in books, reading, review

two by marsh

Ngaio Marsh, and Agatha Christie, and John Dickinson Carr, occupy a special place in my childhood history of reading. Sometime in between The Hobbit and Foundation, I went on what can only be described as a British mystery reading spree and attempted to read everything these people had ever written. Along with,of course, everything Arthur Conan Doyle had ever written. Ngaio Marsh, though she had the smallest number of books (and, well, is technically a New Zealander), outshines everyone on pure quality of her writing.
Two of my favourites are Vintage Murder and Death of a Peer, and, as I wend my way through my library, I picked them up to read during our recent snow storm.
Vintage Murder is an early, and fun, book in the Roderick Alleyn series. This one takes place as he is travelling through New Zealand and recovering from some unspecified operation. It is early in the canon as he is not yet married or dreaming of his future wife. There is a rugby-hooligan type incident on a train that ends with a bruised backside on one of the characters and a theft before the main murder even occurs. This book has a number of characters, and following every movement of each person can get baffling at times; however, Marsh never makes the reader feel as if Alleyn knows something special or has super-powers, merely that his powers of deduction are sharp and that all of the information is there that is necessary to solve the mystery along with him.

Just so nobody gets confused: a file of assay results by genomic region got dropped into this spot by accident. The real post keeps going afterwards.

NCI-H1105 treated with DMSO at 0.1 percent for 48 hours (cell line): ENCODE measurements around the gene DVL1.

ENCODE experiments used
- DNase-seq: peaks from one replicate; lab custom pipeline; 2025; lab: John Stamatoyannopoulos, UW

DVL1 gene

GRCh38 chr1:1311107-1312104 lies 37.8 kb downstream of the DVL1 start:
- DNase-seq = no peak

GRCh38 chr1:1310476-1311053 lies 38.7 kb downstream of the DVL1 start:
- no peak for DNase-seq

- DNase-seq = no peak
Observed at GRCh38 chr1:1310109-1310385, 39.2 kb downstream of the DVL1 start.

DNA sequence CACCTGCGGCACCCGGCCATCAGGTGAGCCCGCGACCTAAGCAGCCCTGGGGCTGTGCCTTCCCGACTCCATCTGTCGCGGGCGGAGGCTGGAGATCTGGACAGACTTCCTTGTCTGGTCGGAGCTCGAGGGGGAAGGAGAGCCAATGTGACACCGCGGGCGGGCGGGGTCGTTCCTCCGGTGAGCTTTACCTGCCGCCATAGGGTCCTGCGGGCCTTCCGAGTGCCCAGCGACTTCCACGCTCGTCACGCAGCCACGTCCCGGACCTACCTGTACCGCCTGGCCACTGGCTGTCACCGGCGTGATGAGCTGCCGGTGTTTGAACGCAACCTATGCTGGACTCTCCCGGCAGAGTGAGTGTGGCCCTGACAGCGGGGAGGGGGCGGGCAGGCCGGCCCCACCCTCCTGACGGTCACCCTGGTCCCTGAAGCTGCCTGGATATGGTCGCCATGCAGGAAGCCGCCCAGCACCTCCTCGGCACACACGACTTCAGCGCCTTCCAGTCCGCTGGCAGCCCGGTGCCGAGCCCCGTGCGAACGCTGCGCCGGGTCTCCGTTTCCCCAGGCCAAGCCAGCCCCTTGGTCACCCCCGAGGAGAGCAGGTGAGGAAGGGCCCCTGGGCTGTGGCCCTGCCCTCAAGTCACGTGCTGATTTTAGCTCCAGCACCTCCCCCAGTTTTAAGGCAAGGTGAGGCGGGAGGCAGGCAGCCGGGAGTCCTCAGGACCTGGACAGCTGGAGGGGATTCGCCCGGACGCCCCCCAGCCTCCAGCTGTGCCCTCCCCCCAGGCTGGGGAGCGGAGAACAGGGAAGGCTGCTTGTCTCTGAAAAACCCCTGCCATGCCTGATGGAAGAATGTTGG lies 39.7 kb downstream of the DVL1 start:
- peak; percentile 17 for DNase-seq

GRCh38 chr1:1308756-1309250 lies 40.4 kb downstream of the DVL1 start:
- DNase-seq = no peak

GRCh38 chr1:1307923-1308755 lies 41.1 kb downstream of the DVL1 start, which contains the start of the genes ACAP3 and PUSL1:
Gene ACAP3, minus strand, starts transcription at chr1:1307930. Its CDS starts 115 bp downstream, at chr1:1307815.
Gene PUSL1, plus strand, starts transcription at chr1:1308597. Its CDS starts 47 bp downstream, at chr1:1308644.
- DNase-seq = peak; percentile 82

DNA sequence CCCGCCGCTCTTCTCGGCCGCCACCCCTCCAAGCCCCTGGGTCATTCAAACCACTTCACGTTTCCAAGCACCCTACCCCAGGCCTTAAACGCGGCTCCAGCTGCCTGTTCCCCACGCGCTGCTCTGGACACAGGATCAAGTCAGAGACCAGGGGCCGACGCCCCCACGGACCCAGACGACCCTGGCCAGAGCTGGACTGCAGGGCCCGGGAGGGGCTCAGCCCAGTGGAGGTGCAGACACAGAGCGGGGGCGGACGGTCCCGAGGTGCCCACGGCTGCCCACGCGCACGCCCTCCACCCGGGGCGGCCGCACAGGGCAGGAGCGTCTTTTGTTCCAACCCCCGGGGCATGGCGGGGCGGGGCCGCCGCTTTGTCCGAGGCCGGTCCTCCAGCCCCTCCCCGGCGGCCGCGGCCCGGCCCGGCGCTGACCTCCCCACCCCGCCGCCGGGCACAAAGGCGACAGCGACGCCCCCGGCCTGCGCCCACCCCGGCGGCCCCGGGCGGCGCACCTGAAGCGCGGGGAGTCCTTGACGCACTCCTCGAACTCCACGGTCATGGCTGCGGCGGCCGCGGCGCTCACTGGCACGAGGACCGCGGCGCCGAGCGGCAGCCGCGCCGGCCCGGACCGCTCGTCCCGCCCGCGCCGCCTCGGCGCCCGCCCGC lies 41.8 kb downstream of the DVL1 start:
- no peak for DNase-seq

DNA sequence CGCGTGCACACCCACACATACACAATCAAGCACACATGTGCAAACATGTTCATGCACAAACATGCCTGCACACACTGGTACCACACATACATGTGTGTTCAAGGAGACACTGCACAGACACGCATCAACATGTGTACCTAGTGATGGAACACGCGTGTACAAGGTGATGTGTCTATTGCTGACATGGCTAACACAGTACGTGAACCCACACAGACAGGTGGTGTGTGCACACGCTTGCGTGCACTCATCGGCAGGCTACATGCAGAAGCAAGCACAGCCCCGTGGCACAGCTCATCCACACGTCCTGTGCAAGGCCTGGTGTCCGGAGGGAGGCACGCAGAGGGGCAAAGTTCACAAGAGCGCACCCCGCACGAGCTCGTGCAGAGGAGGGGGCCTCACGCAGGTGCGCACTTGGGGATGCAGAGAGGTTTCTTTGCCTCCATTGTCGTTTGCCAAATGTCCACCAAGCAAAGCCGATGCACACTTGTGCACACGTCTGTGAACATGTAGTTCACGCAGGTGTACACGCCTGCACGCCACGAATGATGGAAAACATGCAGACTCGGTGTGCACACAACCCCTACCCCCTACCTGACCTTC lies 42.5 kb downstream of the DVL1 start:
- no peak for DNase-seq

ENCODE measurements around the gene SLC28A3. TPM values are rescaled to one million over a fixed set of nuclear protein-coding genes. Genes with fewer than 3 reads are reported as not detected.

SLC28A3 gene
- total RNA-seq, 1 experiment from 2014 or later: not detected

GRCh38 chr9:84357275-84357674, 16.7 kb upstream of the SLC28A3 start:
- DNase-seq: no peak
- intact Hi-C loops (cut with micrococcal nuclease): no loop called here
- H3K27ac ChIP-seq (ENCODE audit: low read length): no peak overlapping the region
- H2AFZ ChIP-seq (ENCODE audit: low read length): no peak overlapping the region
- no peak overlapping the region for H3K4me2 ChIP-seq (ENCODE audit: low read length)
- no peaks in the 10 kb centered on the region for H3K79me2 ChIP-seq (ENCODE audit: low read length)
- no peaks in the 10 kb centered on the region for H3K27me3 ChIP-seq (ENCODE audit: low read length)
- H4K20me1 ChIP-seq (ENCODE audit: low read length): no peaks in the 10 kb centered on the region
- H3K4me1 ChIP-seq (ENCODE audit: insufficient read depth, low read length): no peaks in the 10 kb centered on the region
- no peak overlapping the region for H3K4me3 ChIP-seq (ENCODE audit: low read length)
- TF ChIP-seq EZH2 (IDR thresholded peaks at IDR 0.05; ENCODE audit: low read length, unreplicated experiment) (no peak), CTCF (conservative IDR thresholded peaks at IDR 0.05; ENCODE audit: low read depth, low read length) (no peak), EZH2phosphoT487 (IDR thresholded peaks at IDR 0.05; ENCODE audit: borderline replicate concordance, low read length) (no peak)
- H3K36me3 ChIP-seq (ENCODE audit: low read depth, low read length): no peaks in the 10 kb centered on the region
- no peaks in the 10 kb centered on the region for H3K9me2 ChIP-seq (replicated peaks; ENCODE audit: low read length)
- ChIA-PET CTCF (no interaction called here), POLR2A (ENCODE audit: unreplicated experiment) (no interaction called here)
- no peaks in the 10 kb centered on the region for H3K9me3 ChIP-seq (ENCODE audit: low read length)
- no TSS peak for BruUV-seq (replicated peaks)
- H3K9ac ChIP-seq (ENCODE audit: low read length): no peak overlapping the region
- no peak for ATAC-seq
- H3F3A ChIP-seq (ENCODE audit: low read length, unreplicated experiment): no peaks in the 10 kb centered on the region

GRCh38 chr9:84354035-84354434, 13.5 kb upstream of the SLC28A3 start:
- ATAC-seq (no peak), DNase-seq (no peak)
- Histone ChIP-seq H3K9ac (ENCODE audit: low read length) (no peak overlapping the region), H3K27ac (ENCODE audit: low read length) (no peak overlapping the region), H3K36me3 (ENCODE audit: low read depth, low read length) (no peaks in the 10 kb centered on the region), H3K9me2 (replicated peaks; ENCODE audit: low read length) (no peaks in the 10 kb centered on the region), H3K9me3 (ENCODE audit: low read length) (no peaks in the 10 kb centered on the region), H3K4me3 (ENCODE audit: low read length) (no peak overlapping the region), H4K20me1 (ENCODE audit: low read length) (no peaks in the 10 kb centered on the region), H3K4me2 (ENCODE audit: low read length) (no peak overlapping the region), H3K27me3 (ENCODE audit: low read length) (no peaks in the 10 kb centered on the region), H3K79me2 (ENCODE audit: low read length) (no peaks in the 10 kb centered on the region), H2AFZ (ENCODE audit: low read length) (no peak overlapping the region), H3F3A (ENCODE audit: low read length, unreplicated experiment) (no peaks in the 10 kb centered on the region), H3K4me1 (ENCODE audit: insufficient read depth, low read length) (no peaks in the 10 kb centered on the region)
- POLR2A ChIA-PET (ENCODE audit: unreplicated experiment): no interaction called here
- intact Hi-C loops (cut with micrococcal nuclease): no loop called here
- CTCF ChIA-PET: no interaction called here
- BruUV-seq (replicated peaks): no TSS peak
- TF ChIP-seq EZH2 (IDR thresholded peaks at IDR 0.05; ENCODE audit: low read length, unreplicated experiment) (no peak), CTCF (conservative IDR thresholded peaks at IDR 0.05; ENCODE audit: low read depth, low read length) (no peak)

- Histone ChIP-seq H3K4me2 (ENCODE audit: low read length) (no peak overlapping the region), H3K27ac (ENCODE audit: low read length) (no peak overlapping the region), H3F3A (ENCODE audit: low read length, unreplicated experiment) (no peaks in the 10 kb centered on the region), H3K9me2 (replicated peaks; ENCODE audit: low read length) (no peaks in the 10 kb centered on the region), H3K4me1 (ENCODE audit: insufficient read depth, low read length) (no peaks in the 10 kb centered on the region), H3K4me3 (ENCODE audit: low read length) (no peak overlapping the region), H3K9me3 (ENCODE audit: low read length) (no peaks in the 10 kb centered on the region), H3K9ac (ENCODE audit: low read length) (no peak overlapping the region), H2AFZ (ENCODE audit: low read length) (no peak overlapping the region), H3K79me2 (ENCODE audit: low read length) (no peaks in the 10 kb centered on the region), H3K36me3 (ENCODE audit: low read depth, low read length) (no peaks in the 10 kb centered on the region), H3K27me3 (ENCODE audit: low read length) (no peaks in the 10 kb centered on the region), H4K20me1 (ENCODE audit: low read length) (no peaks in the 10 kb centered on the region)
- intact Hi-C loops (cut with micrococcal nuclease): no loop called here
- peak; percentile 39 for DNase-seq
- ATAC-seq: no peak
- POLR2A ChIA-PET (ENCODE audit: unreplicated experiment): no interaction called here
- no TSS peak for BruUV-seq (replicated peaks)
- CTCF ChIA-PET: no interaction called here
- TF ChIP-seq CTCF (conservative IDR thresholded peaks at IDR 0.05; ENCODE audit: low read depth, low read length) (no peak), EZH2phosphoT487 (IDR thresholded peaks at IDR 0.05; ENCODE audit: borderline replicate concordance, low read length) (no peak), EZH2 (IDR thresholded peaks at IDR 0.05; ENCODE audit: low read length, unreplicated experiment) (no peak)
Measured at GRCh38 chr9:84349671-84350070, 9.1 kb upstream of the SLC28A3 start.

It is interesting to note that the translations of the book all mention the murder weapon, but lose the pun inherent in the original title.
Death of a Peer, though, contains at its heart one of Marsh’s best creations, the Lamprey family. Dotty, eccentric, lovable, they form the center of a locked room mystery–and distract the reader from the horror of the crime itself. They nearly distract the detectives as well, but as Marsh’s Inspector Alleyn can always be relied upon to re-center himself, the distraction does not prove fatal and all of the clues are neatly laid out in the narrative itself. One of the characters even appears in a later book (Night at the Vulcan) and the quiet romance is dealt with deftly. Very well-plotted, very “British”, very enjoyable.

If you enjoy Christie, or even more recent incarnations such as Anne Perry, Ngaio Marsh would be well worth giving a try.